Lately I've found the soil of my soul turned, again and again, by the turns my life has taken--and now I think I'm ripe for growth. Hubris had me forgetting how much I have yet to learn, and how little I know now. It is so easy, when you're comfortable, to think that you have a tight hold on your life and how it will be--to believe that you have enough imagination to picture the millions of outcomes, enough control to make them come true. But of course, the universe wouldn't let me get away with that kind of thinking for too long, as it so rarely does for anyone, and so I find myself being handed down lessons--of who I am, and how to dream, and what it is I was made for.
I remembered, when Darren left for the far North, how long it has been since I've been really alone--the kind of solitude that sinks into your heart of hearts, making the center of your chest go very quiet and the mind suddenly very loud. I had forgotten all of this in the joy of companionship, in the ease of being around a person who matched me so well--when you find someone who is on your same rhythm, it becomes second nature to have them around, their presence like a second harmony in the head. Now I only hear my song again, distance and time and the crackly noise of cell phones making Darren seem farther and farther away, but in it myself closer. In the pain of separation has been the gift of independence, the gentle re-emergence of what feels like a long-lost friend. I love Darren and miss him desperately, I feel his absence keenly, but I am too proud to be left miserable and so I keep choosing to find strength in independence and peace in solitude.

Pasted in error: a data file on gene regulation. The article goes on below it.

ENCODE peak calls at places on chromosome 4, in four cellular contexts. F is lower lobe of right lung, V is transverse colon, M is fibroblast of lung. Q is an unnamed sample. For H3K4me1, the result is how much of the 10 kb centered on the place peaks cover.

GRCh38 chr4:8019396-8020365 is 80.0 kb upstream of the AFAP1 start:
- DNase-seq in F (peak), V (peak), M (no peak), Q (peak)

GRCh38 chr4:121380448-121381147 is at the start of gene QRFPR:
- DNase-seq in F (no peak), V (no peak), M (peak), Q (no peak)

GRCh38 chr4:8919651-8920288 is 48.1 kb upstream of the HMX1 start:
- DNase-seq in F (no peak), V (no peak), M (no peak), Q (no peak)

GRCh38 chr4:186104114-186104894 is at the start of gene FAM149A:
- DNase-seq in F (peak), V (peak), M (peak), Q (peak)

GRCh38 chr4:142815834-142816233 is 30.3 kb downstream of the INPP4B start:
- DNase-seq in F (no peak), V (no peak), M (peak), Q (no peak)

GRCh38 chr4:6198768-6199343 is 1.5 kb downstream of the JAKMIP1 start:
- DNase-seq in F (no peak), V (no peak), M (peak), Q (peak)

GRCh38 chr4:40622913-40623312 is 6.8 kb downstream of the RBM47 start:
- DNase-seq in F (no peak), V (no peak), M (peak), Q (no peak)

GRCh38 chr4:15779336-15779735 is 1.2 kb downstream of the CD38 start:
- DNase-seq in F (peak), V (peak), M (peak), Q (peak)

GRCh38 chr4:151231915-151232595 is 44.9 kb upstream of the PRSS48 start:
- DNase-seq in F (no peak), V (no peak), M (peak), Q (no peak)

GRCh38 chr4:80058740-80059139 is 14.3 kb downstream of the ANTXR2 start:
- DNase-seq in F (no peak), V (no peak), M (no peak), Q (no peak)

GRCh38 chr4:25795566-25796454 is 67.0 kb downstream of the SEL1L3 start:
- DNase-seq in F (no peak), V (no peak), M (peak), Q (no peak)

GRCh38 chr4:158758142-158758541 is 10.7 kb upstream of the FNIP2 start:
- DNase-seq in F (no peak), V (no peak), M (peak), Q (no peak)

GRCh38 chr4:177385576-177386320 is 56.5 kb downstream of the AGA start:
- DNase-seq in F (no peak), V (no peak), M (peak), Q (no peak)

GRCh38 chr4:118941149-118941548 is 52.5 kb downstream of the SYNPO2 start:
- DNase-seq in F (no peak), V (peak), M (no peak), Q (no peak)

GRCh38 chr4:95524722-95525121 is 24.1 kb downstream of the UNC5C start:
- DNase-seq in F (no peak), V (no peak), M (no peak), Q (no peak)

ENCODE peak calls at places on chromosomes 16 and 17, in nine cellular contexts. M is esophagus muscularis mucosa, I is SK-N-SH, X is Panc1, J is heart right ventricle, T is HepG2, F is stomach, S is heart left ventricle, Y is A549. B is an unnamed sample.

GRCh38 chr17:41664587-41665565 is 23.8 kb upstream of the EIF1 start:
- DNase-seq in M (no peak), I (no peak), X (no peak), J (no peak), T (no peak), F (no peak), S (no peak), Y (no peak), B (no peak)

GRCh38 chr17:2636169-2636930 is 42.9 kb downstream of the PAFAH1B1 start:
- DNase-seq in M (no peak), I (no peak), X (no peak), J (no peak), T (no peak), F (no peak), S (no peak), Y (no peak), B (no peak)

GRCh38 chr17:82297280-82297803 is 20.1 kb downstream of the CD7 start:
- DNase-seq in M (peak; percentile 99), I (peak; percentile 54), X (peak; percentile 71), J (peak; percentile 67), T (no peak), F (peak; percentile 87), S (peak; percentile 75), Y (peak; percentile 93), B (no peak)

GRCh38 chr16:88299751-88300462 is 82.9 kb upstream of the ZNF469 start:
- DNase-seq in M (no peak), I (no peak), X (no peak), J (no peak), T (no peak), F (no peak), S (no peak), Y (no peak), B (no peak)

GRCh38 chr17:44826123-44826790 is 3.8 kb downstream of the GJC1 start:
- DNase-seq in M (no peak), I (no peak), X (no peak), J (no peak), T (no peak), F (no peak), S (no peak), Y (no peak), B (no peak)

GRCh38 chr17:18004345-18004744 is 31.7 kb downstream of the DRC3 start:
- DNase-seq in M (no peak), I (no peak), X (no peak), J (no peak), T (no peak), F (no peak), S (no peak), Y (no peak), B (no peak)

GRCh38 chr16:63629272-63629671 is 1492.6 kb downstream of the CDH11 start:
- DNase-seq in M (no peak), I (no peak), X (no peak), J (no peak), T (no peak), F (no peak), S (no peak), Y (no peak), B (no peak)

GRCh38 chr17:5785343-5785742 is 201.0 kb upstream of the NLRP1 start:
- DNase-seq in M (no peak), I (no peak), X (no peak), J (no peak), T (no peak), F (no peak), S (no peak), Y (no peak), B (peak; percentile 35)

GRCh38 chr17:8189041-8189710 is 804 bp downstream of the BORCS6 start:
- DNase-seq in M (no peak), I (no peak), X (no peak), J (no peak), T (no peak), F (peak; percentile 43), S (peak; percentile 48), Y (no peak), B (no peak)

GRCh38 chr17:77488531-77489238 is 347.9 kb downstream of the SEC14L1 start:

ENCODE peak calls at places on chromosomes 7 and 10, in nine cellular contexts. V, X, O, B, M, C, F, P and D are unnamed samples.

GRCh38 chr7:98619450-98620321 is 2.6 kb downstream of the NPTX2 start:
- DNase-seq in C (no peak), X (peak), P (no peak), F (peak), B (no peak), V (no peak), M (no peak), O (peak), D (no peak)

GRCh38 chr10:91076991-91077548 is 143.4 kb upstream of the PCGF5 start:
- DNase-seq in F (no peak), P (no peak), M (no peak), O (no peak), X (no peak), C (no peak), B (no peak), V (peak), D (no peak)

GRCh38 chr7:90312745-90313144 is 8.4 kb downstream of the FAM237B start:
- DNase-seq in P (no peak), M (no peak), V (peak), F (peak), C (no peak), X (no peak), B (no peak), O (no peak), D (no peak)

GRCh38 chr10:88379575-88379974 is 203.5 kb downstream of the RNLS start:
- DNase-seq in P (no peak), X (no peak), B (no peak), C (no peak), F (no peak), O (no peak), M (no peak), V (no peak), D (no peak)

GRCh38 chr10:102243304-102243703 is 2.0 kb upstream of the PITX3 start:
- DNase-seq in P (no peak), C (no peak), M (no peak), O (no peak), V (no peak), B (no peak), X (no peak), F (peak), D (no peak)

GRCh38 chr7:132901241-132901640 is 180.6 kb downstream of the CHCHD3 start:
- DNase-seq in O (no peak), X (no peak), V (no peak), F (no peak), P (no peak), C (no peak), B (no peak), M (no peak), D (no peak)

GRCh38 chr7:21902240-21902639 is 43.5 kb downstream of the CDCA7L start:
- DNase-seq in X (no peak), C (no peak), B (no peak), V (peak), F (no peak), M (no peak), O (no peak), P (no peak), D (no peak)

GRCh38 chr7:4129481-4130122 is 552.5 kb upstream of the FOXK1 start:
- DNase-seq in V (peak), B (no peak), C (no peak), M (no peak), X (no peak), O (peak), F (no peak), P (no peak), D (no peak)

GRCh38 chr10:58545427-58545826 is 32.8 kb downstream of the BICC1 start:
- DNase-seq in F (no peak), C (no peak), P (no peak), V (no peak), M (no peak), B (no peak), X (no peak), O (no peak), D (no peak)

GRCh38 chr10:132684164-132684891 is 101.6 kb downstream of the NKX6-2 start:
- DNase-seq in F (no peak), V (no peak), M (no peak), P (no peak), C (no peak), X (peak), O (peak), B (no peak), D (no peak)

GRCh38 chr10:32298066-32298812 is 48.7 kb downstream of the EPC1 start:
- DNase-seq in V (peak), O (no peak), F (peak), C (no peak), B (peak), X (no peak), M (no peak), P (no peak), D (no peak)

Although I have to say I'm not really alone, because I'm almost always with Cedar. Maybe this negates the whole sense of self I've come to--because his presence is so big, and so loud, that it's akin to having another person in the room. He is anything but subtle. I can't tell though if I'm beginning to go a little dog-like, or if he keeps become human-like. Maybe both. I smell the wind more deeply, he sleeps with his head on a pillow. I raise my hackles at strangers, he whines when we say Darren's name. Jury's still out.
I don't lack community, and I will always have my family--my sisters my truest friends, my parents still my guiding lights-- and so I can't claim unhappiness, or any kind of hermit-like isolation (it does have its draw though, and Darren is the one who once bought a book for me on historical hermits and how they lived, so clearly he understands me...but I digress). But there is much changed in my day-to-day life, in small ways and in bigger ways, and it has forced me to shed a skin I had grown very comfortable in. I was in Alaska very recently, to see Darren for the first time since he'd left, and we had to get re-acquainted, find out who the other had become when we weren't together. It isn't pretty, always, in the way that growth rarely is. But it is necessary, I think, and very worth it.
In the end I will remember this--sitting on the steps down to his cabin, the dry yellow of aspen leaves rustling like a rain stick overhead with each rush of wind, the water out in front of us cold blue and whipped from the weather, and inside Darren putting on one of our favorite artists, the music drifting out on the wind. He whistles along to the opening bars, a familiar sound made foreign by time apart, and for a moment I'm undone--by sorrow, for how much I've missed him, and joy, to hear it again, and pride too, for how far we've come, together and apart.